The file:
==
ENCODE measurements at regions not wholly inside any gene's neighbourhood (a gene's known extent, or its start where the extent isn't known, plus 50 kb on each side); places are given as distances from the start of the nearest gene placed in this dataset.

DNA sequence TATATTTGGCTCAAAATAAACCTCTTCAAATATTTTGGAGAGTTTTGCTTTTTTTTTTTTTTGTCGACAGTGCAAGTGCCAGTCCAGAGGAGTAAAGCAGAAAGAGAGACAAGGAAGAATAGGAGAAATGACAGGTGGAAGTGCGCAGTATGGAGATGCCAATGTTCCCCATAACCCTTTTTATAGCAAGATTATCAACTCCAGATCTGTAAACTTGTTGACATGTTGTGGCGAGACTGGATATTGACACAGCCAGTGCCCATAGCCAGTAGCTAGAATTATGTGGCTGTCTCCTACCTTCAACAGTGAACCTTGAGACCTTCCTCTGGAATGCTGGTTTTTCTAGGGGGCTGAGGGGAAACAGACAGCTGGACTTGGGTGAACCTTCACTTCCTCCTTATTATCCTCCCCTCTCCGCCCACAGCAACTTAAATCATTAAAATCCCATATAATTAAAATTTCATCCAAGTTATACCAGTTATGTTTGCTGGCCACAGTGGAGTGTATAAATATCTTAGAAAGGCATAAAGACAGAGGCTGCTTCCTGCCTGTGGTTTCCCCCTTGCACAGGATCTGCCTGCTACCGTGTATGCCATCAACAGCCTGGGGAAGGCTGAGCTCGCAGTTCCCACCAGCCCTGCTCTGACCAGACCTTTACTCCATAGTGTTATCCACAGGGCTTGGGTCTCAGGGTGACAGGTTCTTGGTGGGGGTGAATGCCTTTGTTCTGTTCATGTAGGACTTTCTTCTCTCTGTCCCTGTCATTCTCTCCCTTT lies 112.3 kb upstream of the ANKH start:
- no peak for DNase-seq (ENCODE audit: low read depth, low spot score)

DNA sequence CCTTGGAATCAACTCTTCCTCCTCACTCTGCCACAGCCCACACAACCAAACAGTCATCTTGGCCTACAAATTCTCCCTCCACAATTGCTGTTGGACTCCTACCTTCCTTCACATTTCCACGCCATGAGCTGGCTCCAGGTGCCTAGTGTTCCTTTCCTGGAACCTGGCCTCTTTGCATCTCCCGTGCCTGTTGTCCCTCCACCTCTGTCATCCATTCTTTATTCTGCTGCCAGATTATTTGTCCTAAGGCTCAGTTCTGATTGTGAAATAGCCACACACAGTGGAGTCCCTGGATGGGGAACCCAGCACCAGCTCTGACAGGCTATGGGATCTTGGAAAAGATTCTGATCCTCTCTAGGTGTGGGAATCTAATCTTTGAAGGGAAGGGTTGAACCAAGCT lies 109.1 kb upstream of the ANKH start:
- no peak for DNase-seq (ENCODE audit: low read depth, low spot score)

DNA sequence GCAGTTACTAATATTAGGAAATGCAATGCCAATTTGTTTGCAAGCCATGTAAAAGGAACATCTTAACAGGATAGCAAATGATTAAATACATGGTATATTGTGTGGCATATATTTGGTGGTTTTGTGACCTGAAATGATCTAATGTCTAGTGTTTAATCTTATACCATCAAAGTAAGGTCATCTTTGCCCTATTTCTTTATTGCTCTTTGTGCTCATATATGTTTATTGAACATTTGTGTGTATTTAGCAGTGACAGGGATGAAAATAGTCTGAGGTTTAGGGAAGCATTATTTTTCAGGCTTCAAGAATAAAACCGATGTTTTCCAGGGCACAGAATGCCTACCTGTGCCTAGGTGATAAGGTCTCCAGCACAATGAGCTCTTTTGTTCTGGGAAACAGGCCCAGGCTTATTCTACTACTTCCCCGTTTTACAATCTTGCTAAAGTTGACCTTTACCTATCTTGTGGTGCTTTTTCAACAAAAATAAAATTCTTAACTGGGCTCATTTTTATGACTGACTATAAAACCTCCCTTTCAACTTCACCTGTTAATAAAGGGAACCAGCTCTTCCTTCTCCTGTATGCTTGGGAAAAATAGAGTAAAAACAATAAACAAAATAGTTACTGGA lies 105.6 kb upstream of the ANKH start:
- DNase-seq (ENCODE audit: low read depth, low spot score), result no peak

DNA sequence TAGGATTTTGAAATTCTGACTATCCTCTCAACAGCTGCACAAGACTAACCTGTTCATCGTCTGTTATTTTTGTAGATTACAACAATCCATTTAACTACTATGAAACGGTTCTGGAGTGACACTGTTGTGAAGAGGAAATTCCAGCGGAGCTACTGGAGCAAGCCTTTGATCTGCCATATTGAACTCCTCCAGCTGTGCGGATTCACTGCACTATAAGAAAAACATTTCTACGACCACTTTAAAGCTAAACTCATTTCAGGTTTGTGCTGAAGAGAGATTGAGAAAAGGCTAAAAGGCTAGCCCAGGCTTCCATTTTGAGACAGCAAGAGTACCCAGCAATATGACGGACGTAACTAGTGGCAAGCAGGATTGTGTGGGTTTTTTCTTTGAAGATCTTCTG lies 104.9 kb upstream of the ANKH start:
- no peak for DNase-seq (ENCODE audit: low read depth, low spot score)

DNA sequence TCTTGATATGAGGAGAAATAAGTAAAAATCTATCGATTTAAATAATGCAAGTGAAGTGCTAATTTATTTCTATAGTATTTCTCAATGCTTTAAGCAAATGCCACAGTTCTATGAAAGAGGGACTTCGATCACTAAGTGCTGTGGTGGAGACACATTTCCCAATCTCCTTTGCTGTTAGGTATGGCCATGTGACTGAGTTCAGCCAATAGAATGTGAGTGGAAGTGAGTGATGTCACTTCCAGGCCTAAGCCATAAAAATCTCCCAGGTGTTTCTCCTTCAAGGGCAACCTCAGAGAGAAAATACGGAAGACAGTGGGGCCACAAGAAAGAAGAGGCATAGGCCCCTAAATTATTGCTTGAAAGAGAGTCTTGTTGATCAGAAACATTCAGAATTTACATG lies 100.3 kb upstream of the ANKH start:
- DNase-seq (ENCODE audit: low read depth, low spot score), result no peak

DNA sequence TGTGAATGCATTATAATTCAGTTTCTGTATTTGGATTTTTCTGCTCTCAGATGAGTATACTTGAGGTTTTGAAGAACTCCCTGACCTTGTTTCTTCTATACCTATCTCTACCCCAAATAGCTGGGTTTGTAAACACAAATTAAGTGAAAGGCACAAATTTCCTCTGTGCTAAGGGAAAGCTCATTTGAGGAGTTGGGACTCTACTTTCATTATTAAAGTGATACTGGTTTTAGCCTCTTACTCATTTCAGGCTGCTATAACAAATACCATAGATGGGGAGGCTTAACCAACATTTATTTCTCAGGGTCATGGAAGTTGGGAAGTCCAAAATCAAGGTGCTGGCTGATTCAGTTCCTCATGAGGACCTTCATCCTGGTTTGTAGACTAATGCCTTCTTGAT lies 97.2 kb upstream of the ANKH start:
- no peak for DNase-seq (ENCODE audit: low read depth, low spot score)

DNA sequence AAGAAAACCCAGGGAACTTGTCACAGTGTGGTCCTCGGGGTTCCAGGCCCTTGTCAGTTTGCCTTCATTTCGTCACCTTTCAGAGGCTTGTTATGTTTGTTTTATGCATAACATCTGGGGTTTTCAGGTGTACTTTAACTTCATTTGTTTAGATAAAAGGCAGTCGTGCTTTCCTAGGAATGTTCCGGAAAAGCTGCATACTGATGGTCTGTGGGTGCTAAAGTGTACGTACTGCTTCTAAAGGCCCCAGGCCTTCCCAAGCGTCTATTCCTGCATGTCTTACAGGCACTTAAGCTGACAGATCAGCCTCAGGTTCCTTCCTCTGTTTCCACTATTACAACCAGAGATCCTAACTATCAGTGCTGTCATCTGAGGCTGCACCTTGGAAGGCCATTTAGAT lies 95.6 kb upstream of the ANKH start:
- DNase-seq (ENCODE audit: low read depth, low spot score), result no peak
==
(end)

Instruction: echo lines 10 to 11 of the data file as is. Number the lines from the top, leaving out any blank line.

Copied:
DNA sequence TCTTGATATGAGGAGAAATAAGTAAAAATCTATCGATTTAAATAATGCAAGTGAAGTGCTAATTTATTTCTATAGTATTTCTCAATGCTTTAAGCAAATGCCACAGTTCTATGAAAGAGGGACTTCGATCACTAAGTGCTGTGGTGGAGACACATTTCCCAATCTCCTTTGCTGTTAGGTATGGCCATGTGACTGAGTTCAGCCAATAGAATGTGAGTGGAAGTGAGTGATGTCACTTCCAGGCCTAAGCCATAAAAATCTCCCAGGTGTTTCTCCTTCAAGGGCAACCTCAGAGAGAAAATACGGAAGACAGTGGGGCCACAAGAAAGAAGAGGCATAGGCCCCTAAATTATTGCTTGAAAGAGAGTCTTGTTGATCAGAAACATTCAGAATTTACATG lies 100.3 kb upstream of the ANKH start:
- DNase-seq (ENCODE audit: low read depth, low spot score), result no peak